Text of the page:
COLUMBIA, S.C. (WCBD) – We are taking a deeper look at a South Carolina attorney’s plea to reduce his $7 million dollar bond. Attorneys for Alex Murdaugh say their client doesn’t have the money to pay such a high bond while attorneys for the state say the embattled attorney remains a threat to himself and those around him.

During the hearing, attorneys in charge of Murdaugh’s assets revealed several bank accounts, protected trusts, property, an estimated $2.2 million retirement fund and more in his control. Attorneys John Lay and Peter McCoy Jr. were appointed by a state judge to oversee the Murdaugh assets through a receivership.

Murdaugh’s lawyers, Dick Harpootlian and Jim Griffin say their client can’t access any of the assets right now without going through a strict process. Attorneys for the state say victims and others have been threatened for coming forward and speaking which they say should be enough to keep Murdaugh in jail.

“What you’ve heard is there are no available liquid assets for Mr. Murdaugh to post for bond,” said Harpootlian.

Lay says the receivership has uncovered three bank accounts totaling roughly $10,000, million in retirement funds, protected inheritances from both Murdaugh’s late wife Maggie and father Randolph being kept in trusts. The attorneys have also uncovered several properties including four land parcels in Berkeley County among numerous other assets.

“Mr. Murdaugh has assets that are in different categories,” said Lay. “He has liquid assets that we’ve talked about, he’s got protected assets that we’ve talked about, he’s got real estate that we’ve talked about.”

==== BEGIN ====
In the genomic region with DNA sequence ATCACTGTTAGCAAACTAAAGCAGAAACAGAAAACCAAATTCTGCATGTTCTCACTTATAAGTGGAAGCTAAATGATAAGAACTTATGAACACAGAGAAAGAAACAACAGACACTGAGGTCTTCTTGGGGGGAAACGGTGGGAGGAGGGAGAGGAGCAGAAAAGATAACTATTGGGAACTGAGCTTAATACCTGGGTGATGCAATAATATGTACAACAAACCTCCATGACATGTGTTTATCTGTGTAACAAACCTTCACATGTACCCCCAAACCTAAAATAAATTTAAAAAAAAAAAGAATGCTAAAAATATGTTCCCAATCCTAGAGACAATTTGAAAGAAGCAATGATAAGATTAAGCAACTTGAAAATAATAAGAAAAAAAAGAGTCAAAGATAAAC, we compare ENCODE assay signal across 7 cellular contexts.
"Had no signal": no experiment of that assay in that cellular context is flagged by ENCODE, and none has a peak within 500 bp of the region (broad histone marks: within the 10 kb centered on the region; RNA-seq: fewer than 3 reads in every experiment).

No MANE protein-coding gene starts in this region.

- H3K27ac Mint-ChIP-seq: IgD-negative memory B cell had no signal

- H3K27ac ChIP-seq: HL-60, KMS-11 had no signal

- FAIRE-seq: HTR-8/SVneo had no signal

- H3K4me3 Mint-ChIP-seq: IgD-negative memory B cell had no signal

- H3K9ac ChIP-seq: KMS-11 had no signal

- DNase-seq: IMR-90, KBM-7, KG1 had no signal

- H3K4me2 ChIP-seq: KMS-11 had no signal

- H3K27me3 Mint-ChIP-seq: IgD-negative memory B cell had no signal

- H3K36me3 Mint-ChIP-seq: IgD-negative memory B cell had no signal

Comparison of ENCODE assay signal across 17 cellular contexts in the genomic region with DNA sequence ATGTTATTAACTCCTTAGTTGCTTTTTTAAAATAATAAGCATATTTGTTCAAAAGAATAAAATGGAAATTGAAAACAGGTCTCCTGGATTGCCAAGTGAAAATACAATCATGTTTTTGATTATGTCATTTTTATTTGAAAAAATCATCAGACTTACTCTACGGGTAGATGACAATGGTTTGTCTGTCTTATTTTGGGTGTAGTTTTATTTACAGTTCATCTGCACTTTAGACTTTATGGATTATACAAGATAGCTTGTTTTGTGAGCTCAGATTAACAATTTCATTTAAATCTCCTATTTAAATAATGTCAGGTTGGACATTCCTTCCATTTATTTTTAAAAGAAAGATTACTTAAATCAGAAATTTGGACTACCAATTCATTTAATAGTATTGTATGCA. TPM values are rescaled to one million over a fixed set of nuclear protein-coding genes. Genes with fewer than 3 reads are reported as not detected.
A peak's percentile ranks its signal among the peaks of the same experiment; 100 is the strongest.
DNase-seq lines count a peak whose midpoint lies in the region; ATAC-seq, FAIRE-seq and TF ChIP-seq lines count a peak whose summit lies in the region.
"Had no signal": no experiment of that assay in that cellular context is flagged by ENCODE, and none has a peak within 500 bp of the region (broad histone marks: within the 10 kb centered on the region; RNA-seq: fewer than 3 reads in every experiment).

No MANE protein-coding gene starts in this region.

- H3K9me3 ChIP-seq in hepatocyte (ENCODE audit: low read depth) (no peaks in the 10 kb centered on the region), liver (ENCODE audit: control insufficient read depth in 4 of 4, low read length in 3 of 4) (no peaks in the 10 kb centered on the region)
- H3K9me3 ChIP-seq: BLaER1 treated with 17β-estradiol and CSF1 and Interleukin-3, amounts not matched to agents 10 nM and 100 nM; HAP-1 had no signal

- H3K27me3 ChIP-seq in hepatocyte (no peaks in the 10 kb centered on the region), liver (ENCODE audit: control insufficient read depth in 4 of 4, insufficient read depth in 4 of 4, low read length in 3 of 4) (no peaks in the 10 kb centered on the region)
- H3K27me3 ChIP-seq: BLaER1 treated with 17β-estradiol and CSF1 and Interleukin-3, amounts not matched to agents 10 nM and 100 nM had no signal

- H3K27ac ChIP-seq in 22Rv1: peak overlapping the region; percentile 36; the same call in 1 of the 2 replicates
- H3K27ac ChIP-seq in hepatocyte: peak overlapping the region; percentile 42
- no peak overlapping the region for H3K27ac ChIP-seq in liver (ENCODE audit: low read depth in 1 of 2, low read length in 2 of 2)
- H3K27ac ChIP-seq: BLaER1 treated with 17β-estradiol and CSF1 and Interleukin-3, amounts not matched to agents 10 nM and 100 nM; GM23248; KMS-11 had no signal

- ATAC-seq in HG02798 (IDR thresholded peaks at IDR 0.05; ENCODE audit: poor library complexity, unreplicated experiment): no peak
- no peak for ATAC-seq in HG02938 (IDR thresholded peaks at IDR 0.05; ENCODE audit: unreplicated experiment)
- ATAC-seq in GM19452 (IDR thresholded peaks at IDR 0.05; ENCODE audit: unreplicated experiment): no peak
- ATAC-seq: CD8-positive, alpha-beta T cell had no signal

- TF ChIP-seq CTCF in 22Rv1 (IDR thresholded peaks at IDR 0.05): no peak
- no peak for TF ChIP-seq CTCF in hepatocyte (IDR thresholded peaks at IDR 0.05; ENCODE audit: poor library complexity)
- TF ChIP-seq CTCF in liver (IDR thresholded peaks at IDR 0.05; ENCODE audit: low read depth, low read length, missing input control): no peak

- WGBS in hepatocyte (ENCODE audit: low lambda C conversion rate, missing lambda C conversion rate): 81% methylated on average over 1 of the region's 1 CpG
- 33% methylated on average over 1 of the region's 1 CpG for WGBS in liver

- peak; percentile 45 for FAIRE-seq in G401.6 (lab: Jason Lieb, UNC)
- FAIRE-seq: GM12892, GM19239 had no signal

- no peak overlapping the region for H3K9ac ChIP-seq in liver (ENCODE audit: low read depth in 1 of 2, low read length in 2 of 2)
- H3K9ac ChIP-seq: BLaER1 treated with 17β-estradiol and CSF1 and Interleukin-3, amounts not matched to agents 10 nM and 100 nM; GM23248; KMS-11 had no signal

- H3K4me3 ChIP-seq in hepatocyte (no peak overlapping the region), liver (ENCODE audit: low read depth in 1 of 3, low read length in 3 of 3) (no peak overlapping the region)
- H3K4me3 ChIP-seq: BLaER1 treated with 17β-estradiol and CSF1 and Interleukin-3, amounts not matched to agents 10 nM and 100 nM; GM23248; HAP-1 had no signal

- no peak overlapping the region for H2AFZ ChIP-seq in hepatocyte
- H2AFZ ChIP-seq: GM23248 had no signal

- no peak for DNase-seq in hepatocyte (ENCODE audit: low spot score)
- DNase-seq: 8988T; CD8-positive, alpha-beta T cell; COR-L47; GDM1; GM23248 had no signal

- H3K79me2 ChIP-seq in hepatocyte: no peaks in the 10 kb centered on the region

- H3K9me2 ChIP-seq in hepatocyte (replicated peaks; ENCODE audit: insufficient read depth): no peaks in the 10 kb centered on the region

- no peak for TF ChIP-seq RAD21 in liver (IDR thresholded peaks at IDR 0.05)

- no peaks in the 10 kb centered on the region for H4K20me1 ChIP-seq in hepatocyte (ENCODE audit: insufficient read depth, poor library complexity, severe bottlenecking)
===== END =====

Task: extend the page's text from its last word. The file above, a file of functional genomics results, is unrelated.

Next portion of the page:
Lay says the receivership plans to hold Murdaugh’s assets preventing him from posting bond or spending the money elsewhere. Harpootlian says it’s why his client’s bond should be reduced but State Chief Attorney Creighton Waters disagrees.

“The law is very clear that is not a test for determining whether or not a bond is excessive versus reasonable,” said Chief Attorney Waters.

Chief Attorney Waters says victims close to Murdaugh have been threatened and believe it’s another reason to not reduce bond.

“They thought he was their friend and he used that to steal money from them and when combined with the influence and power of this family, that danger to the community is very palpable,” said Chief Attorney Waters. “It’s felt by all of these victims.”

Harpootlian says his client has been convicted by the media, has been unable to prepare a defense for the 48 State Grand Jury charges he faces and is being held hostage over his family’s history and influence in Hampton County.

“The guy sitting in front of you in the jail with the mask on, is the only one charged with anything,” says Harpootlian. “He’s not Don Corleone, there’s not some mafia family out there. If there is, then I challenge Mr. Waters to indict them.”

A protected trust including an estimated $360,000 from Murdaugh’s late father Randolph’s estate along with his late wife Maggie’s estate is among numerous assets. Discovery into the assets shows there was no life insurance in place for either his son Paul or wife Maggie, whose murders remain unsolved. Harpootlian says he hopes those murders get more attention.

“Inability to have law enforcement focus on the murders of Paul and Maggie and they are attempting to distract from those murders,” says Harpootlian.

Judge Lee is currently reviewing everything to come out of the hearing and says she plans to issue a written decision on whether she will lower the bond for Murdaugh. Harpootlian asked for 10% of a $500,000 bond for his client.